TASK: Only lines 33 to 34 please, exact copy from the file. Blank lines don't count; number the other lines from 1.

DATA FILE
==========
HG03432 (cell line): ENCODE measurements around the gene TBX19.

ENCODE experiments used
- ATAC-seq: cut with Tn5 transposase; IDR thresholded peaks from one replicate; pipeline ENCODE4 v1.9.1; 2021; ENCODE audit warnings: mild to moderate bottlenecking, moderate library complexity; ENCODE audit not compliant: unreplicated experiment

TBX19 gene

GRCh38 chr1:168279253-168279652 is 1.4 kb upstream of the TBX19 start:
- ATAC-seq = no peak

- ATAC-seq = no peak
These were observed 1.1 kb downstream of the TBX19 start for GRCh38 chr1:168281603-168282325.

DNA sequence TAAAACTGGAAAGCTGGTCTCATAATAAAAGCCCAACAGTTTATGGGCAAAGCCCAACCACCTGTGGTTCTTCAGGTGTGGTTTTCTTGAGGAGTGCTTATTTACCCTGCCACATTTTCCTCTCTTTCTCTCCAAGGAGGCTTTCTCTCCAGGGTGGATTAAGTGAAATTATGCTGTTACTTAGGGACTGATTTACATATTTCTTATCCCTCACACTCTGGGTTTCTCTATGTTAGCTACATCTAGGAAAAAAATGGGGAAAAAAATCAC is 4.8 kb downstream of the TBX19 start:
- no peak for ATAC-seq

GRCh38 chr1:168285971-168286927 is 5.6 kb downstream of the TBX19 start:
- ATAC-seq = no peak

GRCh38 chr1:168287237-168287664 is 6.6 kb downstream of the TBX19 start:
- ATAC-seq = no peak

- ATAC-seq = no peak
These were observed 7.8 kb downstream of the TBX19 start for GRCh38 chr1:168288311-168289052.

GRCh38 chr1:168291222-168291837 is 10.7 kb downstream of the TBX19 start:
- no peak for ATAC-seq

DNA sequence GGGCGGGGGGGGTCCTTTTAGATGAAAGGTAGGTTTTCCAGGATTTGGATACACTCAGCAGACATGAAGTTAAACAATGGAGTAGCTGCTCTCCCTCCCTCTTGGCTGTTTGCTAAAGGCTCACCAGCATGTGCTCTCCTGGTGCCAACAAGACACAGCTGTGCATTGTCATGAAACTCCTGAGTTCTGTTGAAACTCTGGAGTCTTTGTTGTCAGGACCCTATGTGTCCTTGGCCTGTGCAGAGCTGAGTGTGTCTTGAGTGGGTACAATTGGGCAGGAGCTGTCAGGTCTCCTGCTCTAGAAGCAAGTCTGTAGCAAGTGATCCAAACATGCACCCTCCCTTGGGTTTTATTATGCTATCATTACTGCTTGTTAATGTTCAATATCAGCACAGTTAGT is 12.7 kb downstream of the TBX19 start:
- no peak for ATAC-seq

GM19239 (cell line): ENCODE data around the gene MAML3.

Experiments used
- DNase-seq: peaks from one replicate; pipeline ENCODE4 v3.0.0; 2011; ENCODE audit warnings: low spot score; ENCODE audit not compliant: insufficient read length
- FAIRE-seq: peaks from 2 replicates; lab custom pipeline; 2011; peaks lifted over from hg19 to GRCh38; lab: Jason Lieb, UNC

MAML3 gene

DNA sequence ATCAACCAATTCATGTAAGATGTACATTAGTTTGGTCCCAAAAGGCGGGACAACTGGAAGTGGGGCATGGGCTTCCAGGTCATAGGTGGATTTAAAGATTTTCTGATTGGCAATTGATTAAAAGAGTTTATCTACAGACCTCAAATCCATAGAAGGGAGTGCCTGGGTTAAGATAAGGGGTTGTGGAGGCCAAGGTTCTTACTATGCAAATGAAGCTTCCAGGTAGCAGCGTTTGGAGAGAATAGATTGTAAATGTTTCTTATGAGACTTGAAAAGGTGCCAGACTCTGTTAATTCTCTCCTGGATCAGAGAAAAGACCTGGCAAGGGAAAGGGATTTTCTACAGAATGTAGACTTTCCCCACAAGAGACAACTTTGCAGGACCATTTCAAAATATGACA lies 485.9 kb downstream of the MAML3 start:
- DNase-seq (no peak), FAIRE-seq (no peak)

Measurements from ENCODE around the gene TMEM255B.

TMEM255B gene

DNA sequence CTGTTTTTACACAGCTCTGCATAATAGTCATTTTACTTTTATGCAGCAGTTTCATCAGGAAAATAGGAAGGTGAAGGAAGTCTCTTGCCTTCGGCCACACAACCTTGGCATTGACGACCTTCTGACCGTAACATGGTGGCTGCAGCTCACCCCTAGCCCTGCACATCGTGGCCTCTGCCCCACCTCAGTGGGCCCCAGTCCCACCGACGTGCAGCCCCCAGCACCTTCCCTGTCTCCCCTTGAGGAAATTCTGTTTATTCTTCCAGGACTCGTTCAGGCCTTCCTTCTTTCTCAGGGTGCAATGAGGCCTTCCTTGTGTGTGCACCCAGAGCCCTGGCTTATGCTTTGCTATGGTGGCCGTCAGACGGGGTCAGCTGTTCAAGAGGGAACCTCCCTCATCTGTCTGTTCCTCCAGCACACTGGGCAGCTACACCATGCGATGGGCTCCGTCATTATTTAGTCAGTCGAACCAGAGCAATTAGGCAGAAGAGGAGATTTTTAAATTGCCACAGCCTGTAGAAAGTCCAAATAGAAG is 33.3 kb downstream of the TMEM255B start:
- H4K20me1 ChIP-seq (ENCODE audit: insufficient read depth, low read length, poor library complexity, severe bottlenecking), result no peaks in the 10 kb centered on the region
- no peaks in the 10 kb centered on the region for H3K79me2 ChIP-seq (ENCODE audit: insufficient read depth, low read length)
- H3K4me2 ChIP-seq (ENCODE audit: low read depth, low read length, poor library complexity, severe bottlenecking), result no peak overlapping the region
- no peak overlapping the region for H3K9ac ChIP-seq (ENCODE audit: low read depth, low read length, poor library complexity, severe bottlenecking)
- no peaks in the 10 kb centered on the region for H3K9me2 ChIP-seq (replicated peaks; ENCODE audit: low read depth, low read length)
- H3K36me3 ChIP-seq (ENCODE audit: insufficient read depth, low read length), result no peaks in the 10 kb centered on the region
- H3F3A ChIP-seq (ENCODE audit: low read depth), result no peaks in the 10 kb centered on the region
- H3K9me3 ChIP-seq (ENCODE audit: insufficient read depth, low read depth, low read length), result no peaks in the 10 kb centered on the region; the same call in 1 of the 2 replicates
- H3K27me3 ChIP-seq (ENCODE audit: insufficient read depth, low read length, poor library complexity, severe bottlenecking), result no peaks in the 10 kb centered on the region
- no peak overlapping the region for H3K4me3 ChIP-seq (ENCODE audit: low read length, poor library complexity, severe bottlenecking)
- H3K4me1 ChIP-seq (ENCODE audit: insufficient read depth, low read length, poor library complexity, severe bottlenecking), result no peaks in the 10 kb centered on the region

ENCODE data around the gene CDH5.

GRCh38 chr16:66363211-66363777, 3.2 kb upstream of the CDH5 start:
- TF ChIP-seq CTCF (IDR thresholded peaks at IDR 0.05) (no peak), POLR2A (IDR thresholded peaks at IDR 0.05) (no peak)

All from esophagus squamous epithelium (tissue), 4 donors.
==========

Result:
- H3K4me2 ChIP-seq (ENCODE audit: low read depth, low read length, poor library complexity, severe bottlenecking), result no peak overlapping the region
- no peak overlapping the region for H3K9ac ChIP-seq (ENCODE audit: low read depth, low read length, poor library complexity, severe bottlenecking)